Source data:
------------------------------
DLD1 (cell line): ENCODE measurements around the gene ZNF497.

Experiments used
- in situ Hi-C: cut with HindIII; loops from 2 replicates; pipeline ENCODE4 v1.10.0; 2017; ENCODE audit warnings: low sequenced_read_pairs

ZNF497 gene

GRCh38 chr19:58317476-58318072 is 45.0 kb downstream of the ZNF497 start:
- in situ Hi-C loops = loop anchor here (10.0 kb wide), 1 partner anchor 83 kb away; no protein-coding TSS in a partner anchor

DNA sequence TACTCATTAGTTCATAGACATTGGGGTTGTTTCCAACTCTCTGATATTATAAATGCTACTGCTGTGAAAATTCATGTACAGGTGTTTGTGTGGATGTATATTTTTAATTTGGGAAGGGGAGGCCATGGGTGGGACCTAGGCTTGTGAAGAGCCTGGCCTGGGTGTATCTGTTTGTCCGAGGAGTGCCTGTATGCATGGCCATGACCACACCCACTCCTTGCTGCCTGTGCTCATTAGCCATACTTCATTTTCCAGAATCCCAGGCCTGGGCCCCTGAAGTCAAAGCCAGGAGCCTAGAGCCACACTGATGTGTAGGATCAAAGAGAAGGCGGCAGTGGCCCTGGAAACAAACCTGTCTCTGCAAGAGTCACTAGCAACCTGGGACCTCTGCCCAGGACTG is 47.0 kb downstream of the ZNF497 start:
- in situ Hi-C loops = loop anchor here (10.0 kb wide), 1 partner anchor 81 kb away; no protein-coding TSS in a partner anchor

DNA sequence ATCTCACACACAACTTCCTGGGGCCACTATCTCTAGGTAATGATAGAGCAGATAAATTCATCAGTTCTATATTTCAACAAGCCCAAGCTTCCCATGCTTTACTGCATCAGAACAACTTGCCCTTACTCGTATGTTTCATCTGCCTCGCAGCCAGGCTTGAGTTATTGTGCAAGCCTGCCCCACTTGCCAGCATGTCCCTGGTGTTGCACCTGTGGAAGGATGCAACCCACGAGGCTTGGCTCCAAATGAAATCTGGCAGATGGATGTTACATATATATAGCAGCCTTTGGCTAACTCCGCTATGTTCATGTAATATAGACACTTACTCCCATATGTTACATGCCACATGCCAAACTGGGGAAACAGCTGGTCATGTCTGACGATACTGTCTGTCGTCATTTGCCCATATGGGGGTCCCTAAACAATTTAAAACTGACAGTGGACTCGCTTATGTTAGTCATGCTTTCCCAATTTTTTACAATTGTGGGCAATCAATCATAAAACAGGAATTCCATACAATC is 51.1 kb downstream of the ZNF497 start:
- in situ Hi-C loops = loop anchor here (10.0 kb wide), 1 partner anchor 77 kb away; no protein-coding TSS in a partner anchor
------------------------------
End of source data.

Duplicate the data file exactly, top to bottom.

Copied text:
DLD1 (cell line): ENCODE measurements around the gene ZNF497.

Experiments used
- in situ Hi-C: cut with HindIII; loops from 2 replicates; pipeline ENCODE4 v1.10.0; 2017; ENCODE audit warnings: low sequenced_read_pairs

ZNF497 gene

GRCh38 chr19:58317476-58318072 is 45.0 kb downstream of the ZNF497 start:
- in situ Hi-C loops = loop anchor here (10.0 kb wide), 1 partner anchor 83 kb away; no protein-coding TSS in a partner anchor

DNA sequence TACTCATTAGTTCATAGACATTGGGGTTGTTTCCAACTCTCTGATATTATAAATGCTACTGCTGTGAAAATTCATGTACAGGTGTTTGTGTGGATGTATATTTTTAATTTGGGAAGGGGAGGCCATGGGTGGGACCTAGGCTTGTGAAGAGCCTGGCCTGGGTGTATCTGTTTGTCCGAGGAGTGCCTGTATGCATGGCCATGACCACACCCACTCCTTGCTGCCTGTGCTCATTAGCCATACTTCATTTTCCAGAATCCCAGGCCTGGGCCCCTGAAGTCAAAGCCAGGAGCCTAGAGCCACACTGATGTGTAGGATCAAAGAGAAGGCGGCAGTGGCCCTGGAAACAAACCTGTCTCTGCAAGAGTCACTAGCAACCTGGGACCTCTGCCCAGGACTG is 47.0 kb downstream of the ZNF497 start:
- in situ Hi-C loops = loop anchor here (10.0 kb wide), 1 partner anchor 81 kb away; no protein-coding TSS in a partner anchor

DNA sequence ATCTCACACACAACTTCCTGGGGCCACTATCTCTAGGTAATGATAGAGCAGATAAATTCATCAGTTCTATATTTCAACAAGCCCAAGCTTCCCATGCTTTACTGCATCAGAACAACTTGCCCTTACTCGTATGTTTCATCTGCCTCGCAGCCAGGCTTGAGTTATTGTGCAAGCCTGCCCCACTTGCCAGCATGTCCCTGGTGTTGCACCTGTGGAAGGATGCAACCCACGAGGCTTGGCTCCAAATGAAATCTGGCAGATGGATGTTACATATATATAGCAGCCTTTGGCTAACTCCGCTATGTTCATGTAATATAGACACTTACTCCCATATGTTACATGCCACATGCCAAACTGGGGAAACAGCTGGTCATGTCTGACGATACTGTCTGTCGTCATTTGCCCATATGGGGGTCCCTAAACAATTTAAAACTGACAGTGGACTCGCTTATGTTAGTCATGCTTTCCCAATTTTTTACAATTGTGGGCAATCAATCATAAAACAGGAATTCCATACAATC is 51.1 kb downstream of the ZNF497 start:
- in situ Hi-C loops = loop anchor here (10.0 kb wide), 1 partner anchor 77 kb away; no protein-coding TSS in a partner anchor